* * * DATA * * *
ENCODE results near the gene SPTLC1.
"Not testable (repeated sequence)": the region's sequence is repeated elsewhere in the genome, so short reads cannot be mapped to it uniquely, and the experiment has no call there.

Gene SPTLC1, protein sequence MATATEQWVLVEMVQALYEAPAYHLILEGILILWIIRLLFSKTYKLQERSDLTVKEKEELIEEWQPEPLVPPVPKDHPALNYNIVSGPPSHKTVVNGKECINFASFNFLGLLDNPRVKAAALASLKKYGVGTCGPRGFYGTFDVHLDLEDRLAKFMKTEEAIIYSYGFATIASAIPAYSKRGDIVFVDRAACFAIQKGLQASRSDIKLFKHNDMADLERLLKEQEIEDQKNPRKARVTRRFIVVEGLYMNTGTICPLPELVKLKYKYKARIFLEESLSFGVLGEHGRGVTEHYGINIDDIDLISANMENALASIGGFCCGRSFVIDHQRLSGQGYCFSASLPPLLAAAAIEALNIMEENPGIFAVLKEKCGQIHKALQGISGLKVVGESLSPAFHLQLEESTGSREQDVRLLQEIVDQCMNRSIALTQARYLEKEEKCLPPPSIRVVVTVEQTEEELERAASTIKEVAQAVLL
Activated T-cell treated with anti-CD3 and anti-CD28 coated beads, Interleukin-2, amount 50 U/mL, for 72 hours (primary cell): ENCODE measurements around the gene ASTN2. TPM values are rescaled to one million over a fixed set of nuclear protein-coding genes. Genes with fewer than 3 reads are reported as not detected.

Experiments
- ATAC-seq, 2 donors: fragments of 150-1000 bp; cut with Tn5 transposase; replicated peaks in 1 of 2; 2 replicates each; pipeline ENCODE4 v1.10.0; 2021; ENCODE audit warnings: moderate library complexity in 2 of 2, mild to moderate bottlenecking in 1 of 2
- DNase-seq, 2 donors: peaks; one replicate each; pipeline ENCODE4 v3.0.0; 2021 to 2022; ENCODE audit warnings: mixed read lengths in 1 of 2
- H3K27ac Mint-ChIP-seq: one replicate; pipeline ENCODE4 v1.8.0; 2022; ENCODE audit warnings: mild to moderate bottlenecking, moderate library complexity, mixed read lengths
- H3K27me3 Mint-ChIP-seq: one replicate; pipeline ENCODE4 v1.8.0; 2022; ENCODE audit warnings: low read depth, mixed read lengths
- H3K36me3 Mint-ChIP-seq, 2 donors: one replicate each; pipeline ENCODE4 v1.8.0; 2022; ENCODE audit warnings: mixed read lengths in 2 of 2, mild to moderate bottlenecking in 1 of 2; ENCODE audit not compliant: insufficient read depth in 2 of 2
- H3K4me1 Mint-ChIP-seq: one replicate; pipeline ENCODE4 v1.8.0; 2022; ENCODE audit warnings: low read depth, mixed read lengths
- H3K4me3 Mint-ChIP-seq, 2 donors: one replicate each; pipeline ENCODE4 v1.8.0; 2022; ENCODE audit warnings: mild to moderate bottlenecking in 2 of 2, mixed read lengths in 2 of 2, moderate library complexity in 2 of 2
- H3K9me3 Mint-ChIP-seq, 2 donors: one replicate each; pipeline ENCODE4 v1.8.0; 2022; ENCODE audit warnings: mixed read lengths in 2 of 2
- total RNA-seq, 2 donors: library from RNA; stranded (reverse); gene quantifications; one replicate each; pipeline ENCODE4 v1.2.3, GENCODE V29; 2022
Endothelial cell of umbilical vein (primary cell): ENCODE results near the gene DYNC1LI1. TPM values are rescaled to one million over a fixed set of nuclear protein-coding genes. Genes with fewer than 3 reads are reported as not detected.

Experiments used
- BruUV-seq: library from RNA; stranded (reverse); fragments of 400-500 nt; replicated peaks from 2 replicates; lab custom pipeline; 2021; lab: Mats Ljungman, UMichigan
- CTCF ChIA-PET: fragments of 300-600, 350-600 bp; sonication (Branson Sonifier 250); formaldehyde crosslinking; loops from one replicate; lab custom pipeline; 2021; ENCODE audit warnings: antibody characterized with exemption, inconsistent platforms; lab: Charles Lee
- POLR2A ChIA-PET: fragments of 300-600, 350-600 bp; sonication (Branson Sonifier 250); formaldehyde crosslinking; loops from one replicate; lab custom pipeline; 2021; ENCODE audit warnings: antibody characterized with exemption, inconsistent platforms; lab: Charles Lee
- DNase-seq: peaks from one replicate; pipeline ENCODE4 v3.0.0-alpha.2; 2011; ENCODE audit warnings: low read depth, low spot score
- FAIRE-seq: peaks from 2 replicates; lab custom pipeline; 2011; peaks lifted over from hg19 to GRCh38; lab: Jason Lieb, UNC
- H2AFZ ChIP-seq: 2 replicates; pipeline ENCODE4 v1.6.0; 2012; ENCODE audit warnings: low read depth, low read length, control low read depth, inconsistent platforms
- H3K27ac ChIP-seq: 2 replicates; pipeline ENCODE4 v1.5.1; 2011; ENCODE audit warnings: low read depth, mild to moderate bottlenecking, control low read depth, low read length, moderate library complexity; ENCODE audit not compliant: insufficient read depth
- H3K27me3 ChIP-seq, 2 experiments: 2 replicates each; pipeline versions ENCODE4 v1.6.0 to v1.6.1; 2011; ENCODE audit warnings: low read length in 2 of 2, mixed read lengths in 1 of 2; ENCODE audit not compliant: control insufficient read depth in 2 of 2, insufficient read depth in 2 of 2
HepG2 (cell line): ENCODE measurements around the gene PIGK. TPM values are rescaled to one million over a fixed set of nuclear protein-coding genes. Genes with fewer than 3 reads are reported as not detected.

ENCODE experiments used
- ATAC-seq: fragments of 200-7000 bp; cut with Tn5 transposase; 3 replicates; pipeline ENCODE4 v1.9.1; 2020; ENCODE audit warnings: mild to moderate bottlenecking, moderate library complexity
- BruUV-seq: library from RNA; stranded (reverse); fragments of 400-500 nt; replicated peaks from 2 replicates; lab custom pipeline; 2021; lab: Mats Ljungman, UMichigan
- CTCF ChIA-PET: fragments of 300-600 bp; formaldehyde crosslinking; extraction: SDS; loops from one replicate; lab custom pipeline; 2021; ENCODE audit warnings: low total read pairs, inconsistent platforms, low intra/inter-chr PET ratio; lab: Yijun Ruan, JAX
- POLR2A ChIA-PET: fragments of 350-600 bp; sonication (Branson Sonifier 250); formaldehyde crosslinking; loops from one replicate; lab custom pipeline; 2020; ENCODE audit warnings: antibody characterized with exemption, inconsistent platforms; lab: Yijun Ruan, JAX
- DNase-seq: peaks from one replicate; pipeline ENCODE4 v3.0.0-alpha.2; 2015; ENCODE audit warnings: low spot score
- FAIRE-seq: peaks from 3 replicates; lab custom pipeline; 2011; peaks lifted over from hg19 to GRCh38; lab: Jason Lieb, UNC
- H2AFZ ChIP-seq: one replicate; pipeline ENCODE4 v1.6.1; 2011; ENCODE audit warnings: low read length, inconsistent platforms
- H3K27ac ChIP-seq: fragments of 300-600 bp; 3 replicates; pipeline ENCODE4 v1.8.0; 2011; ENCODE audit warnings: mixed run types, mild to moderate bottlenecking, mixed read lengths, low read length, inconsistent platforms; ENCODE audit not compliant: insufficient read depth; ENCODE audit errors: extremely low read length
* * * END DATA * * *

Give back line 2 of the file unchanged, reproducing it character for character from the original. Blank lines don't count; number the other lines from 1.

"Not testable (repeated sequence)": the region's sequence is repeated elsewhere in the genome, so short reads cannot be mapped to it uniquely, and the experiment has no call there.